There was a time when a minimum wage job was all that was necessary to fund a college education. Those days have long since passed. As the price of college has skyrocketed, minimum wages have not kept pace.
Even though a minimum wage job doesn’t go nearly as far as it once did, can it still make a meaningful difference?
The Value of a Minimum Wage Job in College
In the United States, minimum wage is currently $7.25. Many cities and states have higher minimum wages.
If a college student is able to work a 20 hour week for 50 weeks out of the year, he or she would be earning $7,250 per year. That number also assumes that particular student isn’t earning extra money during the summer.
While $7,250 may not seem like much money compared to yearly tuition costs at most schools, it adds up quickly. Four years of part-time minimum wage work can lower a student loan balance at graduation by over $30,000. If you put in extra hours or are able to earn more money, the savings on student debt can be even larger.
On a ten-year repayment plan, that $30,000 less of student debt results in a monthly savings of well over $300.
That little bit of work every week during school can make a huge difference in your life after college. That extra $300 per month is more than enough to buy a nice car. Better yet, having that debt off the books could mean the difference between an approval an a rejection on a home loan. Best of all, you could take that extra $300 per month after graduation and put it towards your retirement. The long-term advantages of a minimum wage job during college can be life-altering.
Minimum Wage Benefits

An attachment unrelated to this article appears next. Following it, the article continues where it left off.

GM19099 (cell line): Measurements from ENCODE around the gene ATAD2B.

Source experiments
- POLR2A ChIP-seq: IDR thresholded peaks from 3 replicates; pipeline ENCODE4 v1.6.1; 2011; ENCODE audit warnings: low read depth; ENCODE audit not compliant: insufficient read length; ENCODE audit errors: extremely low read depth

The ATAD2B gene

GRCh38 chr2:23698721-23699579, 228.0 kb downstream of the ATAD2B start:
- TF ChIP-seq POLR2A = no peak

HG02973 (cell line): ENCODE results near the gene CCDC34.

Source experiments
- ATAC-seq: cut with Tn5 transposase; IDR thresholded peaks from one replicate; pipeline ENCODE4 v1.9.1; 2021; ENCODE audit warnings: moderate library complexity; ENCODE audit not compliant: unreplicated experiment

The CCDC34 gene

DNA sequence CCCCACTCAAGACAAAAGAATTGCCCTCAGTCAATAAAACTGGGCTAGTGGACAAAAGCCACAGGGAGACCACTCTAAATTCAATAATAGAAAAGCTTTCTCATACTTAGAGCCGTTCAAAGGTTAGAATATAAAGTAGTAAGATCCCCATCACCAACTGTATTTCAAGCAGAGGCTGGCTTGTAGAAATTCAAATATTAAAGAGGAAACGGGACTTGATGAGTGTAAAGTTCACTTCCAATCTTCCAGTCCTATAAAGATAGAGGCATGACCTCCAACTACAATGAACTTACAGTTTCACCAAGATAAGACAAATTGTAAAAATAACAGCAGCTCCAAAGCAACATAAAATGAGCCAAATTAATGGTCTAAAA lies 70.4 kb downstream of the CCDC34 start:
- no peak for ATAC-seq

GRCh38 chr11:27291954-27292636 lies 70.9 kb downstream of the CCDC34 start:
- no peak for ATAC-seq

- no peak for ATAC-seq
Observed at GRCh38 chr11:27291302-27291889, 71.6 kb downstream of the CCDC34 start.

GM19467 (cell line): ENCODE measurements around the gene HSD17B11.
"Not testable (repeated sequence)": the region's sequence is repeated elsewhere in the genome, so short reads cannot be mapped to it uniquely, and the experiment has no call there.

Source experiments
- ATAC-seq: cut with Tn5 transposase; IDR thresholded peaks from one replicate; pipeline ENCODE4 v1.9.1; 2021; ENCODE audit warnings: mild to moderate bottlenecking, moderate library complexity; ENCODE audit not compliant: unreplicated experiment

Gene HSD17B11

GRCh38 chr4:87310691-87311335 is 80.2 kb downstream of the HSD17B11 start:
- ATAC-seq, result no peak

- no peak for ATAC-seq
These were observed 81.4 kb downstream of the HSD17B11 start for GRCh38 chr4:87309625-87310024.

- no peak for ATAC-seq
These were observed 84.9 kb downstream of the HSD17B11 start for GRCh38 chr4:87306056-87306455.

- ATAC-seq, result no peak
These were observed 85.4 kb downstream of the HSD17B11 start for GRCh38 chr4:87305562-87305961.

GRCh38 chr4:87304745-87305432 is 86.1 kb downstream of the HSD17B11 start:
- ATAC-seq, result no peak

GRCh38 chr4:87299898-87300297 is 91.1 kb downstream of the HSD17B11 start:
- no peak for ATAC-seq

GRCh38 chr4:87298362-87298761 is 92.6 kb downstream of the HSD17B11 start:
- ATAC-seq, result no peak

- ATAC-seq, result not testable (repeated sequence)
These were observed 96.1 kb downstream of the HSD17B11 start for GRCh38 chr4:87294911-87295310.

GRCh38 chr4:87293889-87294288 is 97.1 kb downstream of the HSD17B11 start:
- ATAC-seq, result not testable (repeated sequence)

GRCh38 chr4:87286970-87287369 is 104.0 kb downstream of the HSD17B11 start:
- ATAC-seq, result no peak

A part-time minimum wage job may not come with a 401(k) or health insurance, but the benefits of the job go far beyond a paycheck.
For most college students, part-time minimum wage work is in the service industry. It could be working at a restaurant or in retail. Though these jobs lack glamour, they provide many valuable life lessons.
Many successful individuals can trace their success back to the hard work and dedication that they learned while working a minimum wage job. Working in the service industry also provides perspective that has value in many other industries.
If nothing else, if you put a résumé in front of a potential employer and show them that you worked hard during college, it will give you a leg up on the competition. It means you are someone who has time management skills, it shows you are someone who can handle a stressful environment, and it shows that you are not someone who sees certain tasks as being “beneath you”.
Finding Time for Work and School
The most common excuse for not working during school is that focusing on grades is much more important. While getting an education is the primary objective during college, it doesn’t mean working is impossible.
Finding time for both does require some time management skills, it may require waking up early on the weekend, and it may not be as fun. That being said, nearly every college student can find 20 hours in a week to earn some extra money. If nothing else, it can provide a healthy break from your students.
Making $7.25 an hour probably won’t pay for your education. It will require some sacrifices, and you won’t see the benefits right away.
However, the benefits are very real. Attending college and working part-time during school will put you in a significantly better position financially, make your résumé more competitive, and teach lessons that cannot be taught in a classroom.